Bone cancer works its dark magic quickly. In the days that followed, Beagle became less physically comfortable, although his wiggly spirit endured. He took great joy in prolonged ear-scratching sessions, enjoyed sleeping the night next to me in bed, and relished receiving visitors who, more often than not, arrived with special treats. Jordan, his much-loved partner-in-crime, came by daily to check in and spend some snuggle time with him.

My vet advised that many people knew the time was right when there were, "more bad days than good days," but I struggled with this idea. I wanted Bonzai to leave the world peacefully, still able to enjoy a special meal, and wag his tail, and snuggle in with the ones he loved most. I didn't want him to be in terrible pain, no longer eating or sleeping comfortably. With bone cancer, he ran the chance of breaking his leg doing an everyday activity, and I didn't want him to be in that kind of pain. Bone cancer also commonly spreads to the lungs, causing difficulty breathing.

While he was himself, personality-wise, I knew my little guy was in pain. He was sticking to me like glue. This beagle, who usually liked to have an uninterrupted, solo 14-hour daily nap, followed me from room-to-room. So I set up two nesting spots - one in the bedroom and one in the living room, and kept him with me all day and night. I carried him up and down the stairs to prevent strain on his bad leg, we went outside only on short walks. Although he enjoyed one muddy romp with Shannon and I early after his diagnosis, he was fairly slow-moving after that. 

I am so grateful to have a job that enabled me to work from home for the week. Mostly, I worked in bed, with Beagle sleeping right beside me; we had an agreement not to let the other out of our sight. As the days went on, he snuggled ever closer, shivering slightly against my leg and looking into my eyes, as if he was trying to say, "soon, soon." He was himself, personality-wise, but he was losing his strength. I spent a few teary evenings looking through blogs, veterinary websites, and discussion boards online, hoping to find an answer about what to do. Finally, after a few talks with friends, and a conversation with my vet, I knew that I would say goodbye to him before the worst arrived. I did not want Beags to rail against the dying of the light, I wanted him to go gently.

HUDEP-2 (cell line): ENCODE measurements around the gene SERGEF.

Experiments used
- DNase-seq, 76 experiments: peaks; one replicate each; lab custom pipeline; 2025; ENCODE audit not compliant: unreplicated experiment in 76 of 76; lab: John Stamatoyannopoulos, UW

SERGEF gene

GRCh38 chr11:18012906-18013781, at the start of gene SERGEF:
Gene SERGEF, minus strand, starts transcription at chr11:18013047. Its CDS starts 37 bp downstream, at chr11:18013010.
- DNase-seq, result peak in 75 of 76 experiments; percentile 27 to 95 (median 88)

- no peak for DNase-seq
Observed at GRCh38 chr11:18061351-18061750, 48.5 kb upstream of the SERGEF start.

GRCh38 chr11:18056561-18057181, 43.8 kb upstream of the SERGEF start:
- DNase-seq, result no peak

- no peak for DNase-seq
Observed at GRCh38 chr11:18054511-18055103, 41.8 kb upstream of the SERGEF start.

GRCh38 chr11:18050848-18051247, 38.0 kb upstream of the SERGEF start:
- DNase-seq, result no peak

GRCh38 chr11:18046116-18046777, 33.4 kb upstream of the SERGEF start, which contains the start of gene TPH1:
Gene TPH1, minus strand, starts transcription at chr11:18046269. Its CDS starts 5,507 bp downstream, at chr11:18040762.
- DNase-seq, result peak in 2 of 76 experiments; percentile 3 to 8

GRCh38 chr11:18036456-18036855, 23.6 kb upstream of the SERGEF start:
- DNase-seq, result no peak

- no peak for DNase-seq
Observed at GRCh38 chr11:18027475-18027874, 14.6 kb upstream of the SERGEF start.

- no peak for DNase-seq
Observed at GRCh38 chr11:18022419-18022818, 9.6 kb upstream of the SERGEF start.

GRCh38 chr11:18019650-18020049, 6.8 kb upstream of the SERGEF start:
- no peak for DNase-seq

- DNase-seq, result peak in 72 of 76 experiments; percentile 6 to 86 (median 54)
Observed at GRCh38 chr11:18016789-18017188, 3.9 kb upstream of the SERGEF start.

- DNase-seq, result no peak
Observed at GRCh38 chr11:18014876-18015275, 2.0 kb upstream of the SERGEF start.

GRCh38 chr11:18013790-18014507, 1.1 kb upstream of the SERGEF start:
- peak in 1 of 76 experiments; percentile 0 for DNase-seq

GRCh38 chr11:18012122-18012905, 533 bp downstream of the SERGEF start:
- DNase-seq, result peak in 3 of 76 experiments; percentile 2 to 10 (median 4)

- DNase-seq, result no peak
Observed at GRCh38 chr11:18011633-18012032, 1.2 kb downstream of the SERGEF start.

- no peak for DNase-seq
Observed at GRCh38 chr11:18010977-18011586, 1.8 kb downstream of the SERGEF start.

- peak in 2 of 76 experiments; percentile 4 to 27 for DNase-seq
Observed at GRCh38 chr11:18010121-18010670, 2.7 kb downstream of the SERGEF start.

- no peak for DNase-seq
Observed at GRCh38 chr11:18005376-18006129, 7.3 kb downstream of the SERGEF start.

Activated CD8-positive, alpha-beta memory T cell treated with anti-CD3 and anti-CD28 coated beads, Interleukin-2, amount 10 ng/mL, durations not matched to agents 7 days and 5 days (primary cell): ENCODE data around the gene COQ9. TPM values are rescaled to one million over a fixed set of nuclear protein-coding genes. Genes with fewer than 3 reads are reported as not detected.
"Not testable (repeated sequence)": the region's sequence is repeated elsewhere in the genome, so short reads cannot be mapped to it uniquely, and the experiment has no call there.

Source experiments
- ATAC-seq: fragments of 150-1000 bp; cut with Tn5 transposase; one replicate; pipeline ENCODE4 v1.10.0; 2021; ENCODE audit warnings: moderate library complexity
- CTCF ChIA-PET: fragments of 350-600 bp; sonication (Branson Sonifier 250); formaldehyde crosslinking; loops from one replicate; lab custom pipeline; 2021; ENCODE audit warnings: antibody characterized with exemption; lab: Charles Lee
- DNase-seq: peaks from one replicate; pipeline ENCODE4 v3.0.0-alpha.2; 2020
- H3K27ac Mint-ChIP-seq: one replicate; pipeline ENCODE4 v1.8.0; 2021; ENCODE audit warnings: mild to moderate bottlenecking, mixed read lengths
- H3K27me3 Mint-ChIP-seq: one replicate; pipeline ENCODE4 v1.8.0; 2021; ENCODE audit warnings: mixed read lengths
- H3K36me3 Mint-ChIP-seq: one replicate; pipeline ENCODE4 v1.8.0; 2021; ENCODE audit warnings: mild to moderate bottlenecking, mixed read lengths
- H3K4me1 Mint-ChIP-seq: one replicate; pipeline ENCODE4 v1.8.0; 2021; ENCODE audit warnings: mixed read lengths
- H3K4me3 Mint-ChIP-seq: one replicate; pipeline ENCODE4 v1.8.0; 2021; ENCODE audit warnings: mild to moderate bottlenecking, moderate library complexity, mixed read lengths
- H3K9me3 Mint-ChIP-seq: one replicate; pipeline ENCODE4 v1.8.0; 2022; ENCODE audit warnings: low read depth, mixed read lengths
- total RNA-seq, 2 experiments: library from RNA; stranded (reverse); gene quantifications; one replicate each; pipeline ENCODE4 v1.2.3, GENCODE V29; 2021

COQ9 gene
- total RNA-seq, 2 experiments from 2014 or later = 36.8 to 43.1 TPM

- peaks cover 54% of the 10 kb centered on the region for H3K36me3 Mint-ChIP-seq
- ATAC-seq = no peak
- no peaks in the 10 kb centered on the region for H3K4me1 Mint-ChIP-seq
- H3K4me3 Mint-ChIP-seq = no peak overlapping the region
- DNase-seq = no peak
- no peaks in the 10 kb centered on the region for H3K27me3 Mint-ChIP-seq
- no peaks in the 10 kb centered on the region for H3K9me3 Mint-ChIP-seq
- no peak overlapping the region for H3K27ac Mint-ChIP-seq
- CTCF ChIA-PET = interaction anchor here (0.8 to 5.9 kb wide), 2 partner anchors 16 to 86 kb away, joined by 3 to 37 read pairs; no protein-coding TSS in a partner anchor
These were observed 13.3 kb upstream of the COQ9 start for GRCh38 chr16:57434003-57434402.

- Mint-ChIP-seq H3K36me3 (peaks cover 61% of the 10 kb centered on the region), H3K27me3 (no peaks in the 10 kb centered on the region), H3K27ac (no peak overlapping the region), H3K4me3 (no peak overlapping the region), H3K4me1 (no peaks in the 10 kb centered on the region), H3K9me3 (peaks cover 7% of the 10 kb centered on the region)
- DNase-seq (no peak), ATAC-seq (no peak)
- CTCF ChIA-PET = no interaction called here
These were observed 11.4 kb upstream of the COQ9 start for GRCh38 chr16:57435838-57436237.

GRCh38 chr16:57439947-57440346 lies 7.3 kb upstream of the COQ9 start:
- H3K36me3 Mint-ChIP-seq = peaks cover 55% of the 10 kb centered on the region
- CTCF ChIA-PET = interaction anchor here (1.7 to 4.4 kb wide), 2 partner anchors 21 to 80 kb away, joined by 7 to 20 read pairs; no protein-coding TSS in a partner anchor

On Monday, Beagle had a wonderful day. It was sunny and mild for the first time in far too long, and he spent plenty of time sitting out in the front yard, sniffing the air and watching the world go by. He ate heartily and napped in the kitchen while Tushara made me dinner (mostly out of friendship, but partly to make sure that I ate something other than cereal). I carried him up to bed, and he fell asleep right away.

Into the night, however, things turned. Beagle was very restless and shaky, cozying up to me and looking at me with fearful eyes. I murmured reassurances and petted him for hours, but with the painkillers rendered useless by the ache in his leg, I called my vet early Tuesday morning. Osteosarcoma moves quickly, and I knew that things were only going to get worse. I didn't want my beagle making it through the day, heavily doped up, unable to enjoy his life. And so, I made the decision to have him put down, while he could still enjoy a meal and breath of fresh air.

That morning, we sat out in the front, him leaning close to me and shivering with pain, but still sniffing the air for news. It was cloudy, and I so desperately hoped that the sun would come out for him. Jordan joined us, and I made Beagle a piece of peanut butter toast. He wouldn't eat it outside, but he licked all of the peanut butter off later, once we were back inside. PB on toast was his favourite morning snack; I don't think I'll ever have a piece without thinking of him.

I booked a house call for the procedure. Beagle started his life in a lab, but I was adamant that he would not end his life there. He would end it at home, snuggled in bed with Jordan, Shannon, and I, leaving the world surrounded by love and comfort.